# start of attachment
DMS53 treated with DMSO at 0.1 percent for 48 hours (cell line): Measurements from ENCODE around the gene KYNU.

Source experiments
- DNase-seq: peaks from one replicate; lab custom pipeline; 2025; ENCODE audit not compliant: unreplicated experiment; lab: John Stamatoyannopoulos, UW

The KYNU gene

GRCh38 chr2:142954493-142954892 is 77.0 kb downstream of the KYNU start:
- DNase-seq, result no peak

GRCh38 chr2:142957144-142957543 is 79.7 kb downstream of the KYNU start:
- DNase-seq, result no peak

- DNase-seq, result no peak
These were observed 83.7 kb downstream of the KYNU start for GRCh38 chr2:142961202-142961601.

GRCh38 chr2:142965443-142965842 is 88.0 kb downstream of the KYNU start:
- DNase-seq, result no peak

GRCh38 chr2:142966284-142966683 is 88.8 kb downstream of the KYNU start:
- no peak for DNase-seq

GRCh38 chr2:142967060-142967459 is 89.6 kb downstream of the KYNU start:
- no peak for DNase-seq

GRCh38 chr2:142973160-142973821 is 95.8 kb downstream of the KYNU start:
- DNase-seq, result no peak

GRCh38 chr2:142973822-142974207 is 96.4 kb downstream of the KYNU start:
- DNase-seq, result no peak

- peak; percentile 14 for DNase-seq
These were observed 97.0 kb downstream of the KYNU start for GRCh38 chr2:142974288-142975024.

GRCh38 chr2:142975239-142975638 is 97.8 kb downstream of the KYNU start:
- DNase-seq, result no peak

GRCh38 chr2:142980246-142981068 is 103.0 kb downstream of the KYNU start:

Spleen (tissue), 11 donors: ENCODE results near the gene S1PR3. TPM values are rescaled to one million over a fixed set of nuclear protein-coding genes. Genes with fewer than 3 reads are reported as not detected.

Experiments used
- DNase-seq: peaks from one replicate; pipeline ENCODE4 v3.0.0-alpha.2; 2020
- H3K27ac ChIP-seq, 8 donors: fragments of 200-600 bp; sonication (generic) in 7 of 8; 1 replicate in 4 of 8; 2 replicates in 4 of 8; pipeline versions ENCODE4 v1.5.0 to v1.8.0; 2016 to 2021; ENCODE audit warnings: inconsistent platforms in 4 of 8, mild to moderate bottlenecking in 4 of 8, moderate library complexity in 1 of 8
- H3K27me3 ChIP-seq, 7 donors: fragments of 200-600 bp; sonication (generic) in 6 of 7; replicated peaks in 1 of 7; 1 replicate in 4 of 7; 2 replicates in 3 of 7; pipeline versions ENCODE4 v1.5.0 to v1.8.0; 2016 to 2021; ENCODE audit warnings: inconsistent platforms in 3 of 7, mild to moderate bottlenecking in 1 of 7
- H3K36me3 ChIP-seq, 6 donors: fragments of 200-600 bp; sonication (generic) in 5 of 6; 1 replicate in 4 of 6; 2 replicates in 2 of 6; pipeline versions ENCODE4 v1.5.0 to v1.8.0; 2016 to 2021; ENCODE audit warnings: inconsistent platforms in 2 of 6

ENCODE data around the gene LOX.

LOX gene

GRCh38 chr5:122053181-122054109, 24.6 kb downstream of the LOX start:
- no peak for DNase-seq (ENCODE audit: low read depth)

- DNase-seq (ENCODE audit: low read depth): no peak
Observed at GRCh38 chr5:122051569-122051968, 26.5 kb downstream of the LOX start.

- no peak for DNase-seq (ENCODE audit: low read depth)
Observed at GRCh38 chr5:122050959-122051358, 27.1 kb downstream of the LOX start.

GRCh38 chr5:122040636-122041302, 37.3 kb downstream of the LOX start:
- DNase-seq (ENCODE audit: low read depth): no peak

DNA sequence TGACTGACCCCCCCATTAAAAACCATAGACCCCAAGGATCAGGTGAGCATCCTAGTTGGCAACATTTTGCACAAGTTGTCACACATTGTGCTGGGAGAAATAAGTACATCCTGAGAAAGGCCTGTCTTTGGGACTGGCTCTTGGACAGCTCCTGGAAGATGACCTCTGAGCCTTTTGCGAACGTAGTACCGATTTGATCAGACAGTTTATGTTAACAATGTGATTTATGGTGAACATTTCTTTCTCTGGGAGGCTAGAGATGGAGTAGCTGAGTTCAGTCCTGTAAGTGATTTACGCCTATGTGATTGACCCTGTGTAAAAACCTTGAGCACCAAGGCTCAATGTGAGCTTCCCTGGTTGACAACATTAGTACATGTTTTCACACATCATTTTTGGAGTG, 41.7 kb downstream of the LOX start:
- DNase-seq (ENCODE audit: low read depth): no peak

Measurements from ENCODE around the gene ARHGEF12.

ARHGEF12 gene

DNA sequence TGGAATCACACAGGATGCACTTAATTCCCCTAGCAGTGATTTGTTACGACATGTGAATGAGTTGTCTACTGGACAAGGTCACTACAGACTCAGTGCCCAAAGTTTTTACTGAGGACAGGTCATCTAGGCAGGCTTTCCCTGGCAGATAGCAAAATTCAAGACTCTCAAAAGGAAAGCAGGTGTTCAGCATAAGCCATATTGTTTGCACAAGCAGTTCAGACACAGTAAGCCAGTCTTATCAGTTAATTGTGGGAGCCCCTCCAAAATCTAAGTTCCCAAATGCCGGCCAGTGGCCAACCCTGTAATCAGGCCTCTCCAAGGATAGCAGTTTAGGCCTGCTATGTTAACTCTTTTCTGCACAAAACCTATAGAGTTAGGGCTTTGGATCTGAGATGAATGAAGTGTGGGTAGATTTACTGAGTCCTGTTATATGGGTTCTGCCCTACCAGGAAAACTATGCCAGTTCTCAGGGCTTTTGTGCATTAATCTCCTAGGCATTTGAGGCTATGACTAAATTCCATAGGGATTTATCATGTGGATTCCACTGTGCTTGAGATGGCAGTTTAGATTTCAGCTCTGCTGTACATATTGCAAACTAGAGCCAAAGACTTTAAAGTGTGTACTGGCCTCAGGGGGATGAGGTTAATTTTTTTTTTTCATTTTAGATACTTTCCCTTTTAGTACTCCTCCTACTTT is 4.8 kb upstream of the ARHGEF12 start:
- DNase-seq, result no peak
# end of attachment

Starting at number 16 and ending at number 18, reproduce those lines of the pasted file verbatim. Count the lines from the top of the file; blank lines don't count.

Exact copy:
- no peak for DNase-seq

GRCh38 chr2:142973160-142973821 is 95.8 kb downstream of the KYNU start:
- DNase-seq, result no peak